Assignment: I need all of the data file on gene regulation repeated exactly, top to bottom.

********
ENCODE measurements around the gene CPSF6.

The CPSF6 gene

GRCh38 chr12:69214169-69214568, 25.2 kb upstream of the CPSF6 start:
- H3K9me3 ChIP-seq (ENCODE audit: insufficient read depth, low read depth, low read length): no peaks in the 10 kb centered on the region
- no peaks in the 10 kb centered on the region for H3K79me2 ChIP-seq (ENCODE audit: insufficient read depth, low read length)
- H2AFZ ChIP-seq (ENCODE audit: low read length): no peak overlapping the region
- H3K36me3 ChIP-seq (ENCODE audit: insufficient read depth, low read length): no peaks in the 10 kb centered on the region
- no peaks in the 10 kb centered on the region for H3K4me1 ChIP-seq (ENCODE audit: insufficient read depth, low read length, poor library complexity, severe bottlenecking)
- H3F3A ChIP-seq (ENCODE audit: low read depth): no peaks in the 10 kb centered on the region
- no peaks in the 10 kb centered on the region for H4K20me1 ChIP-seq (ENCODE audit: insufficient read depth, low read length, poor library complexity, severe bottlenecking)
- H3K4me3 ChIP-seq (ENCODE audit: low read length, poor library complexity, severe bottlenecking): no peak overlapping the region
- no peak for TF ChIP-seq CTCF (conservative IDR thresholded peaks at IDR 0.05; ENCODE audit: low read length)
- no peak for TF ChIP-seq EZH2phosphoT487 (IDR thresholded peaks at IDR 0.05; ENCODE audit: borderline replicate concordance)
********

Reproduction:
ENCODE measurements around the gene CPSF6.

The CPSF6 gene

GRCh38 chr12:69214169-69214568, 25.2 kb upstream of the CPSF6 start:
- H3K9me3 ChIP-seq (ENCODE audit: insufficient read depth, low read depth, low read length): no peaks in the 10 kb centered on the region
- no peaks in the 10 kb centered on the region for H3K79me2 ChIP-seq (ENCODE audit: insufficient read depth, low read length)
- H2AFZ ChIP-seq (ENCODE audit: low read length): no peak overlapping the region
- H3K36me3 ChIP-seq (ENCODE audit: insufficient read depth, low read length): no peaks in the 10 kb centered on the region
- no peaks in the 10 kb centered on the region for H3K4me1 ChIP-seq (ENCODE audit: insufficient read depth, low read length, poor library complexity, severe bottlenecking)
- H3F3A ChIP-seq (ENCODE audit: low read depth): no peaks in the 10 kb centered on the region
- no peaks in the 10 kb centered on the region for H4K20me1 ChIP-seq (ENCODE audit: insufficient read depth, low read length, poor library complexity, severe bottlenecking)
- H3K4me3 ChIP-seq (ENCODE audit: low read length, poor library complexity, severe bottlenecking): no peak overlapping the region
- no peak for TF ChIP-seq CTCF (conservative IDR thresholded peaks at IDR 0.05; ENCODE audit: low read length)
- no peak for TF ChIP-seq EZH2phosphoT487 (IDR thresholded peaks at IDR 0.05; ENCODE audit: borderline replicate concordance)